I love the 8-Quart Stockpot from the Executive Cookware Collection. You know what's annoying and/or unsafe? A big pot of boiling water and noodles that's not easy to handle. Thank you, 8-Qt. Stockpot for making the "cooked according to package directions" step of this recipe bearable. Behind my big pot, I've got the 1.5-Qt. Saucepan with cream cheese softening. Yes, I'm the girl who always forgets to soften the cream cheese and then heats it while I do other steps of the recipe. That's the Skinny Scraper in the cream cheese and a Bamboo Spoon in the noodles.

This is my artichoke/noodle station. AKA: My kitchen sink. I can't say enough about the value of a cutting board that fits over the sink, and that's exactly what the Large Grooved Cutting Board does. In a small kitchen, this is fabulous. Then I've got my Colander & Bowl Set doing its thing and simplifying life. The Food Chopper makes chopping artichokes ridiculously easy, and then I can just take it apart and stick it in the dishwasher. The Handy Scraper is crucial when transporting chopped artichokes from the cutting board to the bowl. Then there's the Garlic Press...

So about the Garlic Press: Love. There is no substitute for fresh garlic in a recipe, but a lot of people avoid it because of the peeling. Honestly, if I didn't have good tools that kept my hands away from the gross stuff, I'd have a jar of who-knows-how-old garlic in my fridge, too. So I don't judge. This is what it looks like to use fresh garlic with the Pampered Chef Garlic Press. A lot of times, the whole peel will come out on the hopper, and you don't even have to get it out of the press. If you do need to get it out, however, there's a handy tool for that. Yes, they think of everything. Besides, you don't get to use the word "hopper" with a jar of garlic.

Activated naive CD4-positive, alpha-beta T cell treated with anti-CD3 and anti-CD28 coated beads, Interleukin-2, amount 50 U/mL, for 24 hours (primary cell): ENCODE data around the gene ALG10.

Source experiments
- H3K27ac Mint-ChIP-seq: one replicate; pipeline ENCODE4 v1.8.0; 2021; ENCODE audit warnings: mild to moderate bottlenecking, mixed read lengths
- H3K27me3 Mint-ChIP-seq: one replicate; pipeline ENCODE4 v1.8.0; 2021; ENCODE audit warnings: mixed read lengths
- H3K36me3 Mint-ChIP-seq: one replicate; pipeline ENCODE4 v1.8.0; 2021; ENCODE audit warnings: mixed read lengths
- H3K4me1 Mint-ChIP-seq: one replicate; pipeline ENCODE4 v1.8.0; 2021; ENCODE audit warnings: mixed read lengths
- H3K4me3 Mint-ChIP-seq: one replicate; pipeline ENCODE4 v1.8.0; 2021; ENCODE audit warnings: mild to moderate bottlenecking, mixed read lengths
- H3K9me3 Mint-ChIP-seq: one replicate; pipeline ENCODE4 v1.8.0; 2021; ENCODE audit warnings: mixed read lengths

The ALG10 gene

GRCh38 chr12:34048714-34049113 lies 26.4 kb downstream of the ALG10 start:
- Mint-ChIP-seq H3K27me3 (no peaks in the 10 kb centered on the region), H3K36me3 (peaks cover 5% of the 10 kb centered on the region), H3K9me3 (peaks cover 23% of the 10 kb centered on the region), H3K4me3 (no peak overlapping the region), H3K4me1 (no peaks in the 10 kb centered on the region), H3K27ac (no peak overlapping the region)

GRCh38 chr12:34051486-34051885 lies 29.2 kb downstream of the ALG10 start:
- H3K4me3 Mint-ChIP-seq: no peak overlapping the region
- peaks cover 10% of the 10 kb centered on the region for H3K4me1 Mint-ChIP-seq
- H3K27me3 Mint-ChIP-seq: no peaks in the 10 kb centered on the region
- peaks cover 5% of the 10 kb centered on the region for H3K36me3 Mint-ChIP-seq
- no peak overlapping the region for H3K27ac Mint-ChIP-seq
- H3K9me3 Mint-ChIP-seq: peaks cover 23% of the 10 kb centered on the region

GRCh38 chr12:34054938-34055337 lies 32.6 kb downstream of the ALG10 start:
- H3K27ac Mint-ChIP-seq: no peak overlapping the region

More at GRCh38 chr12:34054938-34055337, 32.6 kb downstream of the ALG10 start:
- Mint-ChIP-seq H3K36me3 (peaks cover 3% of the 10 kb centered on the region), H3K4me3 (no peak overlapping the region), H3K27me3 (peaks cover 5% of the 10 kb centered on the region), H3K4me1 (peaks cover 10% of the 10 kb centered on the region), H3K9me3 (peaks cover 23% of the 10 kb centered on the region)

So now it's time to assemble the recipe. I'm using my favorite bowl from the Stainless Mixing Bowl Set, and the Mix 'n Scraper made it crazy easy to stir all those thick ingredients together. To fill the shells, I stick a Ziploc bag in the Measure-All Cup, fill it with the Classic Scraper, and close it off using a Twixit! Clip. Then I can just snip the end and fill shells easily.

Line the shells up in the Rectangular Baker, top them with sauce, cheese, and more cheese, and you're good to go! Just bake this beauty until you like the way it looks, and enjoy. This ladle is from the Specialty Nylon Tool Set. I love leaving tools in pots and pans without wondering if they're going to melt when I walk away.
This recipe is awesome. I don't know what else to say about it. My grandmother gave me a stack of old Cooking Light magazines, and this is my most treasured find from the haul. It's a great meal to serve dinner guests, and it's also perfect for taking to others. If you do that, just make it ahead, leave it unbaked, and let the lucky recipient cook it up when ready.
Enjoy, and tell me if you do!

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  1. Jenny- Rodney and I made these for dinner tonight and they were FABULOUS!!! We thoroughly enjoyed them. Now what recipe of yours should I make next??? Mmmm. .There are too many good ones to choose from!

  2. I just saw this! I'm so glad you guys enjoyed the recipe! I hope to have lots more fab things coming!